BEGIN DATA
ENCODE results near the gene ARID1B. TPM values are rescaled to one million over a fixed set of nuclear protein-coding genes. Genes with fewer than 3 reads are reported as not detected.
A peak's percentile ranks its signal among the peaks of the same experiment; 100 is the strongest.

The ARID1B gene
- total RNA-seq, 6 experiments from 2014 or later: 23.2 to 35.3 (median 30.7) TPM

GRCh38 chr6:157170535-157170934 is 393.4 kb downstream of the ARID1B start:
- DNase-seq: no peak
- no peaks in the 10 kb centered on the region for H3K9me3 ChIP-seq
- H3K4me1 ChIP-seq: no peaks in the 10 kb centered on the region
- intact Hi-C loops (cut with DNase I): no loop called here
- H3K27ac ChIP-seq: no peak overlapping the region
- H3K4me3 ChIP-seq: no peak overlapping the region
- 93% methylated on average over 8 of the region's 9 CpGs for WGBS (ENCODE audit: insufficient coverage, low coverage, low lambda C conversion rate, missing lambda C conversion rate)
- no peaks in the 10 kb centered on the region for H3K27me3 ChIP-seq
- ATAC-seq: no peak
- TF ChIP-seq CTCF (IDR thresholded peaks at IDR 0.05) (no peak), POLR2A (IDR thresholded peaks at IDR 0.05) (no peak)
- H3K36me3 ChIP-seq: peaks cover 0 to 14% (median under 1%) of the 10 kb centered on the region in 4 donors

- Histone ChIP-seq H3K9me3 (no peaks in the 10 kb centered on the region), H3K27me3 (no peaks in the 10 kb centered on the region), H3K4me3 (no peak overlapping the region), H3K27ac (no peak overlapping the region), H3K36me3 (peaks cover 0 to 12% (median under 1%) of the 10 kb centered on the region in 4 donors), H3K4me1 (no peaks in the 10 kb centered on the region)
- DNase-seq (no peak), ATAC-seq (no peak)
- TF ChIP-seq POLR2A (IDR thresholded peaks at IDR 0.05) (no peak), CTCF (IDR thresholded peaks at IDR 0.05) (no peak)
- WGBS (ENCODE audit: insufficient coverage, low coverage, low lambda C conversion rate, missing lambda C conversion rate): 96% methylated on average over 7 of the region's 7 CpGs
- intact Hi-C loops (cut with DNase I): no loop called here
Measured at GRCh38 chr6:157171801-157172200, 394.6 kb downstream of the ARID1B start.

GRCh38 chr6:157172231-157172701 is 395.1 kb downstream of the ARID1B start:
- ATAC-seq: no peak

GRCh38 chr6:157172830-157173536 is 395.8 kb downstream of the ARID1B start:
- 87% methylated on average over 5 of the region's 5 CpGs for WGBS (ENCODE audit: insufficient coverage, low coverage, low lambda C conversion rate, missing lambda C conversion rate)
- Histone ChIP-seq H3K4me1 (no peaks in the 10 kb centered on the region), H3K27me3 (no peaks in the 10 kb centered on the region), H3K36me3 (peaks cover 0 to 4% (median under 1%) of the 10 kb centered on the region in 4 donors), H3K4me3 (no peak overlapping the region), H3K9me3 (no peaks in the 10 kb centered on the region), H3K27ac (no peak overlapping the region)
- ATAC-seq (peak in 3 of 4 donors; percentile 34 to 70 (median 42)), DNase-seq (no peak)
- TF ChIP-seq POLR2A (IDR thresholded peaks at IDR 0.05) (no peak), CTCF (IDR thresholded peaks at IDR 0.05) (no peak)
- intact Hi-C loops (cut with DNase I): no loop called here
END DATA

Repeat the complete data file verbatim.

ENCODE results near the gene ARID1B. TPM values are rescaled to one million over a fixed set of nuclear protein-coding genes. Genes with fewer than 3 reads are reported as not detected.
A peak's percentile ranks its signal among the peaks of the same experiment; 100 is the strongest.

The ARID1B gene
- total RNA-seq, 6 experiments from 2014 or later: 23.2 to 35.3 (median 30.7) TPM

GRCh38 chr6:157170535-157170934 is 393.4 kb downstream of the ARID1B start:
- DNase-seq: no peak
- no peaks in the 10 kb centered on the region for H3K9me3 ChIP-seq
- H3K4me1 ChIP-seq: no peaks in the 10 kb centered on the region
- intact Hi-C loops (cut with DNase I): no loop called here
- H3K27ac ChIP-seq: no peak overlapping the region
- H3K4me3 ChIP-seq: no peak overlapping the region
- 93% methylated on average over 8 of the region's 9 CpGs for WGBS (ENCODE audit: insufficient coverage, low coverage, low lambda C conversion rate, missing lambda C conversion rate)
- no peaks in the 10 kb centered on the region for H3K27me3 ChIP-seq
- ATAC-seq: no peak
- TF ChIP-seq CTCF (IDR thresholded peaks at IDR 0.05) (no peak), POLR2A (IDR thresholded peaks at IDR 0.05) (no peak)
- H3K36me3 ChIP-seq: peaks cover 0 to 14% (median under 1%) of the 10 kb centered on the region in 4 donors

- Histone ChIP-seq H3K9me3 (no peaks in the 10 kb centered on the region), H3K27me3 (no peaks in the 10 kb centered on the region), H3K4me3 (no peak overlapping the region), H3K27ac (no peak overlapping the region), H3K36me3 (peaks cover 0 to 12% (median under 1%) of the 10 kb centered on the region in 4 donors), H3K4me1 (no peaks in the 10 kb centered on the region)
- DNase-seq (no peak), ATAC-seq (no peak)
- TF ChIP-seq POLR2A (IDR thresholded peaks at IDR 0.05) (no peak), CTCF (IDR thresholded peaks at IDR 0.05) (no peak)
- WGBS (ENCODE audit: insufficient coverage, low coverage, low lambda C conversion rate, missing lambda C conversion rate): 96% methylated on average over 7 of the region's 7 CpGs
- intact Hi-C loops (cut with DNase I): no loop called here
Measured at GRCh38 chr6:157171801-157172200, 394.6 kb downstream of the ARID1B start.

GRCh38 chr6:157172231-157172701 is 395.1 kb downstream of the ARID1B start:
- ATAC-seq: no peak

GRCh38 chr6:157172830-157173536 is 395.8 kb downstream of the ARID1B start:
- 87% methylated on average over 5 of the region's 5 CpGs for WGBS (ENCODE audit: insufficient coverage, low coverage, low lambda C conversion rate, missing lambda C conversion rate)
- Histone ChIP-seq H3K4me1 (no peaks in the 10 kb centered on the region), H3K27me3 (no peaks in the 10 kb centered on the region), H3K36me3 (peaks cover 0 to 4% (median under 1%) of the 10 kb centered on the region in 4 donors), H3K4me3 (no peak overlapping the region), H3K9me3 (no peaks in the 10 kb centered on the region), H3K27ac (no peak overlapping the region)
- ATAC-seq (peak in 3 of 4 donors; percentile 34 to 70 (median 42)), DNase-seq (no peak)
- TF ChIP-seq POLR2A (IDR thresholded peaks at IDR 0.05) (no peak), CTCF (IDR thresholded peaks at IDR 0.05) (no peak)
- intact Hi-C loops (cut with DNase I): no loop called here